# What's the definition of distance in curved space-time in general relativity?

The spatial distance between two points is, if you pick a foliation by spacelike hypersurfaces, the distance between point $A$ and $B$ is the integral along the shortest geodesic linking the two points with that induced metric. In other words,

$$d(A,B) = \min_i \left(\int_A^B \mathrm d\lambda \sqrt{h^{ab} \frac{\mathrm dx_i^a(\lambda)}{\mathrm d\lambda} \frac{\mathrm dx_i^b(\lambda)}{\mathrm d\lambda}}\right)$$

Where $h$ is the induced metric on the hypersurface, and $x_i$ obeys

$$\ddot x^a + {\Gamma^a}_{bc} \dot x^b \dot x^c = 0$$

and goes through points $A$ and $B$. If you are unable to get a foliation, I'm not quite sure if the spatial distance between two points is well defined, globally at least.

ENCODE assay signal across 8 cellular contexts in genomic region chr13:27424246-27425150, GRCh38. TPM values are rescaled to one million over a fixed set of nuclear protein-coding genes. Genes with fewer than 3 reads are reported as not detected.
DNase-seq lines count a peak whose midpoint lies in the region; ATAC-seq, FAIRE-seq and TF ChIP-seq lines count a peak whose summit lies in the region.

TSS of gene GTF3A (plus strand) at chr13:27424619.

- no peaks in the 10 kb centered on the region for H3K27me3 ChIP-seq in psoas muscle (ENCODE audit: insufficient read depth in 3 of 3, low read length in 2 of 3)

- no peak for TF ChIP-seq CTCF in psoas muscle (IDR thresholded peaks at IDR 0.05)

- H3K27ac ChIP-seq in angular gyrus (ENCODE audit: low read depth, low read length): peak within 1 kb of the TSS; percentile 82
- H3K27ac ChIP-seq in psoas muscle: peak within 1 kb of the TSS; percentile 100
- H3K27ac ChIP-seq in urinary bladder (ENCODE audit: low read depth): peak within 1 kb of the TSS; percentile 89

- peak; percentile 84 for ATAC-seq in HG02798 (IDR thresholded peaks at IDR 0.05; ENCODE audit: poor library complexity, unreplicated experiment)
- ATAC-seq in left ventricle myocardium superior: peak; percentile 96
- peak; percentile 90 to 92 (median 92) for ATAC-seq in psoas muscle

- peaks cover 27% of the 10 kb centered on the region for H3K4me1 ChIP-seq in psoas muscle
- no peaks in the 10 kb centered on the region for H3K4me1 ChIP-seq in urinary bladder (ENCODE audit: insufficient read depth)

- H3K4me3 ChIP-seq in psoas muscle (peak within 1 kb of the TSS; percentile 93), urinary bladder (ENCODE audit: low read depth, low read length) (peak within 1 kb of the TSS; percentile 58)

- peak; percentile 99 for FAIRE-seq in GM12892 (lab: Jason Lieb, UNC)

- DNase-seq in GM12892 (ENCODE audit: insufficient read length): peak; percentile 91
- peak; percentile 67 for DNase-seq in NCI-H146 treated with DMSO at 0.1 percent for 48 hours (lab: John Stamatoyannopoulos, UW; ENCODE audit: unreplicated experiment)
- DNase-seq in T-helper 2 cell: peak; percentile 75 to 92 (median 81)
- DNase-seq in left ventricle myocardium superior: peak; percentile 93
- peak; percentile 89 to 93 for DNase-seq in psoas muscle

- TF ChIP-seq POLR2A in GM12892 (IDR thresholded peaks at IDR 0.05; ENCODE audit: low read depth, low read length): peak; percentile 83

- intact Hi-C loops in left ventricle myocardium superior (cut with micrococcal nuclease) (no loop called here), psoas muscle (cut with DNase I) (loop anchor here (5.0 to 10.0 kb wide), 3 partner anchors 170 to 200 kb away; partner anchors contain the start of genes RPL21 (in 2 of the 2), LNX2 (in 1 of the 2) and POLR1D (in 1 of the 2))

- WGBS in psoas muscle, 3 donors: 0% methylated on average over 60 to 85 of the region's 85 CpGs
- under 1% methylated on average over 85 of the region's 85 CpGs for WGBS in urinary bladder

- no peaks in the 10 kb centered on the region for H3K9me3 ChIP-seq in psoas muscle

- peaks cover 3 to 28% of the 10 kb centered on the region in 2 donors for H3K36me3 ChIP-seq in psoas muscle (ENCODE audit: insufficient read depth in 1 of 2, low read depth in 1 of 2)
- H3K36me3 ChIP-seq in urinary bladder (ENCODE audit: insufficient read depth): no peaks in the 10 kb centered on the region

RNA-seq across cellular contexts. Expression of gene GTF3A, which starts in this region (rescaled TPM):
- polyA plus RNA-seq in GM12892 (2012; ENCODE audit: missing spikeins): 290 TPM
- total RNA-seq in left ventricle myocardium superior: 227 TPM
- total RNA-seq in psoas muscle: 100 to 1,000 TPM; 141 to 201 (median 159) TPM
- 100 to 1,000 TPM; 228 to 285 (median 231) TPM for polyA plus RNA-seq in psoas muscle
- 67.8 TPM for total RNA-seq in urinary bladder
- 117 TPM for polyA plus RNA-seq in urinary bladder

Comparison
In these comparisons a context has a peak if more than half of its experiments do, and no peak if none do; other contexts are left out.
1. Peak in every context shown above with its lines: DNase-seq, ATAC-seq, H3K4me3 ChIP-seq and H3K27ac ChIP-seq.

If you want to do it for a particular observer, it's probably a good idea to pick Fermi coordinates with the proper time of the observer for the foliation.

The answer to your first question is:

The distance in general relativity is given by;

$ ds^2 = g_{\mu\nu} dx^\mu dx^\nu $

In special relativity (minkowski spacetime) this reduces to;

$ds^2= dt^2 -dx^2-dy^2-dz^2$ $ = \eta_{\mu\nu} dx^\mu dx^\nu $

If you know the metric of spacetime (obtained by solving Einstein's field equations) then you can find the distance between 2 events using the above formulae

Hope that helps! :D